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On August 1, 2015, Santa Fe Opera presented the world premiere of Cold Mountain, a brand new opera composed by Pulizer Prize and Grammy winner Jennifer Higdon.
Richard Taruskin entitled his 1988 polemical critique of the notion of ‘authenticity’ in the context of historically informed performance, ‘The Pastness of the Present and the Presence of the Past’.
Puccini’s Manon Lescaut at the Bayerische Staatsoper, Munich. Some will scream in rage but in its austerity it reaches to the heart of the opera.
It might seem churlish to complain about the BBC Proms coverage of Pierre
Boulez’s 90th anniversary. After all, there are a few performances
dotted around — although some seem rather oddly programmed, as if embarrassed
at the presence of new or newish music. (That could certainly not be claimed in
the present case.)
I recently spent four days in St. Petersburg, timed to coincide with the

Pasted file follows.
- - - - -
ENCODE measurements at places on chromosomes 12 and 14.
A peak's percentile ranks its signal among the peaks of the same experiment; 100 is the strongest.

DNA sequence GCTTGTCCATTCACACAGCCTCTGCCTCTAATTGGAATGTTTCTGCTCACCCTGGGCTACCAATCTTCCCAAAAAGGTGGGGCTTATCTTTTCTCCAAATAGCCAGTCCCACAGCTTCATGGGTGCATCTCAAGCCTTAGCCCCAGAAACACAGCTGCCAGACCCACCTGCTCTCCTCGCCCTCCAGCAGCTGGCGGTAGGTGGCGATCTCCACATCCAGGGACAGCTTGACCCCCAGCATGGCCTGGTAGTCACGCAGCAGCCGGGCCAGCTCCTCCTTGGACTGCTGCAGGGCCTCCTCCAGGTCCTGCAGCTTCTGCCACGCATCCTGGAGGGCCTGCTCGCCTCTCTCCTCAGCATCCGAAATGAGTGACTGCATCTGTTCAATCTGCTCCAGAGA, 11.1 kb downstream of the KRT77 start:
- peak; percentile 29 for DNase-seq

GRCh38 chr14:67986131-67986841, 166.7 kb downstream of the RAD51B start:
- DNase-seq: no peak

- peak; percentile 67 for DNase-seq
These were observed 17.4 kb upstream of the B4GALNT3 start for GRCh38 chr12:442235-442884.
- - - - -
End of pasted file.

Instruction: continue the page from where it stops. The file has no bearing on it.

annual Stars of the White Nights Festival. Yet the most memorable singing I
heard was neither at the Mariinsky Theater nor any other performance hall. It
was in the small, nearly empty church built for the last Tsar, Nicholas II, at
As I walked up Exhibition Road on my way to the Royal Albert Hall, I passed a busking tuba player whose fairground ditties were enlivened by bursts of flame which shot skyward from the bell of his instrument, to the amusement and bemusement of a rapidly gathering pavement audience.
A brilliant theatrical event, bringing Handel’s theatre of the mind to
life on stage
‘Here, thanks be to God, my opera is praised to the skies and there is nothing in it which does not please greatly.’ So wrote Antonio Vivaldi to Marchese Guido Bentivoglio d’Aragona in Ferrara in 1737.
Asphyxiations, atrophy by poison, assassination: in Italo Montemezzi’s
L’amore dei tre Re (The Love of the Three Kings, 1913) foul deed
follows foul deed until the corpses are piled high.